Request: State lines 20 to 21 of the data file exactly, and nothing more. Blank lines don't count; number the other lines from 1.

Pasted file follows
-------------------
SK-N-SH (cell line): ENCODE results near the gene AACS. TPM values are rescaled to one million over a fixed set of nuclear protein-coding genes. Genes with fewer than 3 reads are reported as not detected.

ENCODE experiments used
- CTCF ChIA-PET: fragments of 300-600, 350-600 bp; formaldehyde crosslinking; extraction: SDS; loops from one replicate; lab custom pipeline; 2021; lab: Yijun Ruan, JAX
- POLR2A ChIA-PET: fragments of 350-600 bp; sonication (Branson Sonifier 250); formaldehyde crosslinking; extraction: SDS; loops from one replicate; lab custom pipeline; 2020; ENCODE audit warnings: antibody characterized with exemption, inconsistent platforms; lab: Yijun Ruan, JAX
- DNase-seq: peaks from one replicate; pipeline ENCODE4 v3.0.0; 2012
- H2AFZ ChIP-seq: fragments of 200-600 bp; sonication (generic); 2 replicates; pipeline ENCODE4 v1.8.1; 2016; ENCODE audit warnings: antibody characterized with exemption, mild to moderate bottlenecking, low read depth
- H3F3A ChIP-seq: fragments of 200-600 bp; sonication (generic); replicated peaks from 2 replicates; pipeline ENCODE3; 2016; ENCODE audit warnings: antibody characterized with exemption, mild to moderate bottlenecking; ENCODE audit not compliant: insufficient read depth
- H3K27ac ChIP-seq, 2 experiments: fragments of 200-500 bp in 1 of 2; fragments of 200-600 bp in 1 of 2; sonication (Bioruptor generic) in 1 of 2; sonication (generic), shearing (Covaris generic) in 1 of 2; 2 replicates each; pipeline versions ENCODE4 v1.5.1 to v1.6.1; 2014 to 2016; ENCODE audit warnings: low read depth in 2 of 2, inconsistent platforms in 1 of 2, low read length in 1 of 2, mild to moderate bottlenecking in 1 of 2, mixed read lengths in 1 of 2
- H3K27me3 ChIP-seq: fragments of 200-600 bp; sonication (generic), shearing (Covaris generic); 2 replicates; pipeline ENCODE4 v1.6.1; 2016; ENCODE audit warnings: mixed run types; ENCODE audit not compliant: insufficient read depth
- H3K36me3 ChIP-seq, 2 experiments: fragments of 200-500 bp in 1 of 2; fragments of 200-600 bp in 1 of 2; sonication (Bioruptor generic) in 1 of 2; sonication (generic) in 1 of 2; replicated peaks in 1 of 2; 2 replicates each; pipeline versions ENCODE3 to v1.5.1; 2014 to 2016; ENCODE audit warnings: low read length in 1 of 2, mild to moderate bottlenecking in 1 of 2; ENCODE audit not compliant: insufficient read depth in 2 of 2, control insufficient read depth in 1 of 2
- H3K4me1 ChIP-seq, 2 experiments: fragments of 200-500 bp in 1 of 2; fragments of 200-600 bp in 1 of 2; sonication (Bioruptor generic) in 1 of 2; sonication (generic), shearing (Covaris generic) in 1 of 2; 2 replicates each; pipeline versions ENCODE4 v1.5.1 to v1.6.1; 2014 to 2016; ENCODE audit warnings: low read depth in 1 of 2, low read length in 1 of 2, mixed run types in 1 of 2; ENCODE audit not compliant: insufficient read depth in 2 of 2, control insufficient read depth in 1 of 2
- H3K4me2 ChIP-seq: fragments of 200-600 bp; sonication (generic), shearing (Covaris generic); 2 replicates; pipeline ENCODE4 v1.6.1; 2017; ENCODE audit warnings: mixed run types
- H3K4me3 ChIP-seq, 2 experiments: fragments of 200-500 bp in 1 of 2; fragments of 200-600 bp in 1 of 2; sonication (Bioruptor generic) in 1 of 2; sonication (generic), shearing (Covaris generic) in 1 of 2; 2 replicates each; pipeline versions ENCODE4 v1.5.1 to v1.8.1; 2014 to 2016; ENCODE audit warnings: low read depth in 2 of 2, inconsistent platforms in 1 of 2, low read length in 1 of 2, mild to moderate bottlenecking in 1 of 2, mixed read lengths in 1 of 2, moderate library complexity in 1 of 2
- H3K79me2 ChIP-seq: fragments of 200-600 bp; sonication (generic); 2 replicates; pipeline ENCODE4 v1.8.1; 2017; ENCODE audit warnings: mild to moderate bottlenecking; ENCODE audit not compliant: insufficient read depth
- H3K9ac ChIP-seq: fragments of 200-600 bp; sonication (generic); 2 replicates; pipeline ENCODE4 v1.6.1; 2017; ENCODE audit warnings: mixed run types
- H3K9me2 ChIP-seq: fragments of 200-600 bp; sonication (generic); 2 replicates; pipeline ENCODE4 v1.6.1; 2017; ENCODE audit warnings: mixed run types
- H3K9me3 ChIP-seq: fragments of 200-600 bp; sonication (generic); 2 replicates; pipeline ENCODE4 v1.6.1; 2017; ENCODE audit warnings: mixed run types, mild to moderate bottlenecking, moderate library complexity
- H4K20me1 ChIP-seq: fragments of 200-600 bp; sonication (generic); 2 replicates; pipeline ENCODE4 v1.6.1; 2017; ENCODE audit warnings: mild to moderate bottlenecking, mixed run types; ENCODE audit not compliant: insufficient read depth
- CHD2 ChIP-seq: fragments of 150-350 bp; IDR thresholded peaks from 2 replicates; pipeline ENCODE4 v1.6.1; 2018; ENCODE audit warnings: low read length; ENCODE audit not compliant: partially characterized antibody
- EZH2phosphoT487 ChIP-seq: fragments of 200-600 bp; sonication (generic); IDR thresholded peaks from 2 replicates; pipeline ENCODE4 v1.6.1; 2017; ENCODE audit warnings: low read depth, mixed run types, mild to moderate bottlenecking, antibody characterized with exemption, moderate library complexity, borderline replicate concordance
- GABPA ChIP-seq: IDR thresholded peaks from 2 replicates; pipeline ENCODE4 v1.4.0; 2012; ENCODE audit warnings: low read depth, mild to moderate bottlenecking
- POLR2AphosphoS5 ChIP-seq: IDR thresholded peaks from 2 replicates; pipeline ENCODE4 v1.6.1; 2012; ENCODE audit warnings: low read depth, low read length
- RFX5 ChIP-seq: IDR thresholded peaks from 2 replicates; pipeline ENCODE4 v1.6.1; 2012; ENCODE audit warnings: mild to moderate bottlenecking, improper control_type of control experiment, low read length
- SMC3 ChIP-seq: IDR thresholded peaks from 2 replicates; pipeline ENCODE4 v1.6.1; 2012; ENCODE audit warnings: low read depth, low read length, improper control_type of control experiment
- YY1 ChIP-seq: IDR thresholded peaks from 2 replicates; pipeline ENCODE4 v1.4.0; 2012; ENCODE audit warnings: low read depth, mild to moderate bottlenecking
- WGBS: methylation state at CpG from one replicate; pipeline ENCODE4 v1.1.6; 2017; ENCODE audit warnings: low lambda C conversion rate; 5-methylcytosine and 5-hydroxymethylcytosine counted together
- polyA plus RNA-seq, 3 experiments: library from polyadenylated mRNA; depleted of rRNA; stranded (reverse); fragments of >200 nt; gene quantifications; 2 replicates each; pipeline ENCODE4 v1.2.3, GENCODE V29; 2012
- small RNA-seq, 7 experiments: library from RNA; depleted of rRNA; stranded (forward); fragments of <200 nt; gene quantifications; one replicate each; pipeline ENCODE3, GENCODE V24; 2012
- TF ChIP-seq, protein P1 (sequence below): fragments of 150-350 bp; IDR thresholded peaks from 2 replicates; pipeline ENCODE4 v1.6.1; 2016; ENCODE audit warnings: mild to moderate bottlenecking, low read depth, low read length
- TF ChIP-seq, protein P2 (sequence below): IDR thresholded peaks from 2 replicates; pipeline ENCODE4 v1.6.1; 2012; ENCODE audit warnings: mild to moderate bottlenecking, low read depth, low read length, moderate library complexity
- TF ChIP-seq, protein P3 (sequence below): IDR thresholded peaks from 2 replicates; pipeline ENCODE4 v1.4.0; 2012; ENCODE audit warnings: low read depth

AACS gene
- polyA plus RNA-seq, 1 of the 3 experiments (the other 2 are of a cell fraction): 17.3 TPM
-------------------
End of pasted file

- EZH2phosphoT487 ChIP-seq: fragments of 200-600 bp; sonication (generic); IDR thresholded peaks from 2 replicates; pipeline ENCODE4 v1.6.1; 2017; ENCODE audit warnings: low read depth, mixed run types, mild to moderate bottlenecking, antibody characterized with exemption, moderate library complexity, borderline replicate concordance
- GABPA ChIP-seq: IDR thresholded peaks from 2 replicates; pipeline ENCODE4 v1.4.0; 2012; ENCODE audit warnings: low read depth, mild to moderate bottlenecking